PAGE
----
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Pittosporum undulatum - Vent.

Common Name Cheesewood, Australian cheesewood, Cheesewood, Pittosporum, Orange Berry Pittosporum, Victorian Box
Family Pittosporaceae
USDA hardiness 9-11
Known Hazards This plant contains saponins[152, 154]. Saponins are found in many foods, such as some beans, and although they are fairly toxic to people they are poorly absorbed by the body and most pass straight through without any problem. They are also broken down if the food is thoroughly cooked for a long time. Saponins are much more toxic to some creatures, such as fish, and hunting tribes have traditionally put large quantities of them in streams, lakes etc in order to stupefy or kill the fish[K].
Habitats Sheltered situations and rainforests[167, 265].
Range Australia - New South Wales, Victoria.
Edibility Rating  
Other Uses  
Weed Potential Yes
Medicinal Rating  
Care
Well drained soil Moist Soil Semi-shade Full sun
Pittosporum undulatum Cheesewood, Australian cheesewood, Cheesewood, Pittosporum,  Orange Berry Pittosporum, Victorian Box


http://commons.wikimedia.org/wiki/File:Pittosporum.jpg
Pittosporum undulatum Cheesewood, Australian cheesewood, Cheesewood, Pittosporum,  Orange Berry Pittosporum, Victorian Box
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Summary

Bloom Color: White. Main Bloom Time: Early spring, Late spring, Mid spring. Form: Oval, Rounded.


Physical Characteristics

 icon of manicon of cone
Pittosporum undulatum is an evergreen Tree growing to 12 m (39ft) by 8 m (26ft) at a fast rate.It is in leaf 12-Jan It is in flower from May to July. The species is hermaphrodite (has both male and female organs) and are pollinated by Lepidoptera. Suitable for: light (sandy) and medium (loamy) soils and prefers well-drained soil. Suitable pH: acid, neutral and basic (alkaline) soils. It can grow in semi-shade (light woodland) or no shade. It prefers dry or moist soil. The plant can tolerate maritime exposure.

Synonyms

Habitats

Woodland Garden Sunny Edge; Dappled Shade; Hedge;

Edible Uses

None known

Medicinal Uses

Plants For A Future can not take any responsibility for any adverse effects from the use of plants. Always seek advice from a professional before using a plant medicinally.



None known

Other Uses

Hedge;  Hedge;  Wood.

Can be grown as a windbreak hedge in the mildest areas of the country, resisting maritime exposure[167]. Wood. Used in the manufacture of golf clubs[200].

Cultivation details

Experimental Crop;  Industrial Crop: Hydrocarbon;  Management: Standard.

Landscape Uses:Container, Screen, Specimen. Succeeds in most well-drained soils of reasonably good quality in full sun or light shade[1, 200]. Succeeds in dry soils. Tolerates maritime exposure[1]. This species is only hardy outdoors in the mildest areas of Britain[182], tolerating temperatures down to about -5°c[260]. Very amenable to pruning, plants can be cut right back into old wood if required[200]. The species in this genus are very likely to hybridize with other members of the genus[200]. When growing a species from seed it is important to ensure that the seed either comes from a known wild source, or from isolated specimens in cultivation. The flowers are powerfully scented at night and are pollinated by night-flying moths[245]. Plants in this genus are notably resistant to honey fungus[200]. Special Features: Attractive foliage, Not North American native, Fragrant flowers, Attractive flowers or blooms.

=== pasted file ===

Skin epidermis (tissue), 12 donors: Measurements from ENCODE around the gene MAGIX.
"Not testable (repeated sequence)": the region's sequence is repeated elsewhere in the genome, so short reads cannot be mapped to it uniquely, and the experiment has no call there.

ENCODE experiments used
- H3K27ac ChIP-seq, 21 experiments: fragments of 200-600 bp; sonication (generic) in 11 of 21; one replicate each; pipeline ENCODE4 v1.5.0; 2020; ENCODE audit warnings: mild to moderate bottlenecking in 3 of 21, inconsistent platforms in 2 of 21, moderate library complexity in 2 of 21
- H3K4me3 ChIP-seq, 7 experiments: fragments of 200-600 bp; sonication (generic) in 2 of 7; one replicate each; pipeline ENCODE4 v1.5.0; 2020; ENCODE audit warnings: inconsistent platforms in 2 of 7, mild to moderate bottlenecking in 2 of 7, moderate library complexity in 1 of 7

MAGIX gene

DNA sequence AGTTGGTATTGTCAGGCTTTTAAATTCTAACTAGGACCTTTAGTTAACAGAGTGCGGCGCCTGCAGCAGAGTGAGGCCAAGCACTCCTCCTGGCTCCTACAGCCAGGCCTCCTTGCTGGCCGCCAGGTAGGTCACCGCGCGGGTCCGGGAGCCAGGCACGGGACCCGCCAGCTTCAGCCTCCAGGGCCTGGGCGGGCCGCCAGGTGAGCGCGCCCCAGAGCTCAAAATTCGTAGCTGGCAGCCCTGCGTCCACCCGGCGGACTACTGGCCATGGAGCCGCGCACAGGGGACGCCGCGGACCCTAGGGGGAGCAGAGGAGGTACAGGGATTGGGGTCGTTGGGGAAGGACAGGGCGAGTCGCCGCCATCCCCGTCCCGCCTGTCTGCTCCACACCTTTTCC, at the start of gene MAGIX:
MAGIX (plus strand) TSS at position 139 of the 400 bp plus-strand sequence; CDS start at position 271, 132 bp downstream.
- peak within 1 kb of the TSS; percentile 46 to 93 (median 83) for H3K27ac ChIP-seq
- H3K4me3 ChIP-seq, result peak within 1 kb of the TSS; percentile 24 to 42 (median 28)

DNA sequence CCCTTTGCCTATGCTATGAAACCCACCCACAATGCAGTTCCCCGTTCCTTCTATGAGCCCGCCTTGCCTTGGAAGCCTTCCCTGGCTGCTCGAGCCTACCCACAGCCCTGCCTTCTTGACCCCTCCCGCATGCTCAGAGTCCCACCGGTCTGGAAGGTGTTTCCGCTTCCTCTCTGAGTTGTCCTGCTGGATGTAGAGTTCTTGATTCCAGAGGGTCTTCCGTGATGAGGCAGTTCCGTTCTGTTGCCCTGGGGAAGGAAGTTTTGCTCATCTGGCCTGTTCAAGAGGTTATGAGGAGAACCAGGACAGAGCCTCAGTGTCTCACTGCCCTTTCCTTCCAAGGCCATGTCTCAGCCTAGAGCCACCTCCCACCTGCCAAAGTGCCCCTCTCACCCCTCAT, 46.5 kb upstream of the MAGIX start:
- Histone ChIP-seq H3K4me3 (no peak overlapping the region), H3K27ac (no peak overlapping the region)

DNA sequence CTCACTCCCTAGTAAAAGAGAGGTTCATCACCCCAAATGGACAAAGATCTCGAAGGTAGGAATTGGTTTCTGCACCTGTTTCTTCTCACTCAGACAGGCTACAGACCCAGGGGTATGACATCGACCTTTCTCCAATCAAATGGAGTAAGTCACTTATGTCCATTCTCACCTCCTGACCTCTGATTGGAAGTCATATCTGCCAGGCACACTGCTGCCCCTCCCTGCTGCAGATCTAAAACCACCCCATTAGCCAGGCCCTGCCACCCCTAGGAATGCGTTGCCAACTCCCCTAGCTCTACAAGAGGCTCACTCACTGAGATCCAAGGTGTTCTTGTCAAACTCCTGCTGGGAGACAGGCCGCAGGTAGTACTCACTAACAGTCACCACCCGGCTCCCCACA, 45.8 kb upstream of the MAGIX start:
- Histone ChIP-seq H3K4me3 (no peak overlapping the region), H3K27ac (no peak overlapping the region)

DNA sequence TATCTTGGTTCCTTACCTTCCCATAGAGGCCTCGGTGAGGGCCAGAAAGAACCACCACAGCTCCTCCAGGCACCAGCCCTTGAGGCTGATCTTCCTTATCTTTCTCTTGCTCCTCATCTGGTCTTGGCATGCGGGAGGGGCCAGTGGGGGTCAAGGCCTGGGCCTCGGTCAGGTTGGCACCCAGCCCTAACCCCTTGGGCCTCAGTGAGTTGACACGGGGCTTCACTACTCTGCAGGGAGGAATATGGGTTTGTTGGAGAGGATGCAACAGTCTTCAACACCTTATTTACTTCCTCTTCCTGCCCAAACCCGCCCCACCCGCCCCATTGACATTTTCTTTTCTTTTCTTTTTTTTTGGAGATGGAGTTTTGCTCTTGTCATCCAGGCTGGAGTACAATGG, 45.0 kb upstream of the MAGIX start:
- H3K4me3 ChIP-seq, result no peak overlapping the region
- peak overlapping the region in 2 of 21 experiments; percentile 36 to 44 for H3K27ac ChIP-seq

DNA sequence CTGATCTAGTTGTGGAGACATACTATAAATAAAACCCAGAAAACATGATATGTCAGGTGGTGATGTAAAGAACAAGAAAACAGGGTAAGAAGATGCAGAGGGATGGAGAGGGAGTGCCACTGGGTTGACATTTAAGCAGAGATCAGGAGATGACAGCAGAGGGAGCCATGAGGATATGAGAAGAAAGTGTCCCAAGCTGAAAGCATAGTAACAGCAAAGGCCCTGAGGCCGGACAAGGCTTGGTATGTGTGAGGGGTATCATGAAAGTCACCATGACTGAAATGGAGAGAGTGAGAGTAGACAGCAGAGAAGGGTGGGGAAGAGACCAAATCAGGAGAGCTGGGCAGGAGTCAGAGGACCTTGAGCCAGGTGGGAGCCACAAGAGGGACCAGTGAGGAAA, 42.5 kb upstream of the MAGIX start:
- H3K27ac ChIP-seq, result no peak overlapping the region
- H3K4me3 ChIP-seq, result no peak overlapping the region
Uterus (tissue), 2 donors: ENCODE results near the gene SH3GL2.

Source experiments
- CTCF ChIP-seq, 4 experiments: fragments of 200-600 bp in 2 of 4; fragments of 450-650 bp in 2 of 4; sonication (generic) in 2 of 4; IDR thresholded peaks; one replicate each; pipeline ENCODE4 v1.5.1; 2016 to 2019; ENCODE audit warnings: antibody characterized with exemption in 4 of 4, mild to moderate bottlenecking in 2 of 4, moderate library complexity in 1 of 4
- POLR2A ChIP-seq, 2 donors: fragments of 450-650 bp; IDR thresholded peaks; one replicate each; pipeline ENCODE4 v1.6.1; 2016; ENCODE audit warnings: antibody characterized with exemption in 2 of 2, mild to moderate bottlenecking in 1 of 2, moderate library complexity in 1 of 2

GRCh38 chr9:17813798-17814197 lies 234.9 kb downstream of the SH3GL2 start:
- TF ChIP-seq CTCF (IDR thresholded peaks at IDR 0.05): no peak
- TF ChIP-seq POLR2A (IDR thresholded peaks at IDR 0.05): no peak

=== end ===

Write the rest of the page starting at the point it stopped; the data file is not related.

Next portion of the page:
Propagation

Seed - sow when ripe in the autumn or in late winter in a warm greenhouse[78, 200]. The seed usually germinates freely. Prick out the seedlings into individual pots when they are large enough to handle, move the plants to a cold frame as soon as they are established and plant out late in the following spring[78]. Consider giving them some protection from the cold during their first winter outdoors. Cuttings of half-ripe wood, 5 - 7cm with a heel, July/August in a frame. Poor to fair percentage[78]. Basal ripewood cuttings late autumn in a cold frame[200].

Other Names

If available other names are mentioned here

Found In

Countries where the plant has been found are listed here if the information is available

Weed Potential

Right plant wrong place. We are currently updating this section. Please note that a plant may be invasive in one area but may not in your area so it’s worth checking.

Conservation Status

IUCN Red List of Threatened Plants Status :

Related Plants
Latin NameCommon NameEdibility RatingMedicinal Rating
Pittosporum balansae 10
Pittosporum bicolor 00
Pittosporum crassifoliumKaro, Stiffleaf cheesewood00
Pittosporum eugenioidesTarata11
Pittosporum phillyreoidesWeeping Pittosporum, Narrow-leaf Pittosporum21
Pittosporum ralphiiRalph's desertwillow00
Pittosporum tenuifoliumTawhiwhi20
Pittosporum tobiraTobira, Japanese cheesewood, Australian Laurel, Mock Orange, Japanese Pittosporum00

 

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Expert comment

Author

Vent.

Botanical References

200265

Links / References

For a list of references used on this page please go here

Readers comment

Tom Goodland, University of Wales, Bangor, UK; [email protected]    Tue Mar 7 2006

Pittosporum undulatum is a very serious weed tree in at least a dozen countries round the world, in subtropical and tropical montane forests and woodlands. Unless the UK gets a lot milder i don't think it poses a problem here, but its use in warmer climates should be very carefully thought about.

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Subject : Pittosporum undulatum  
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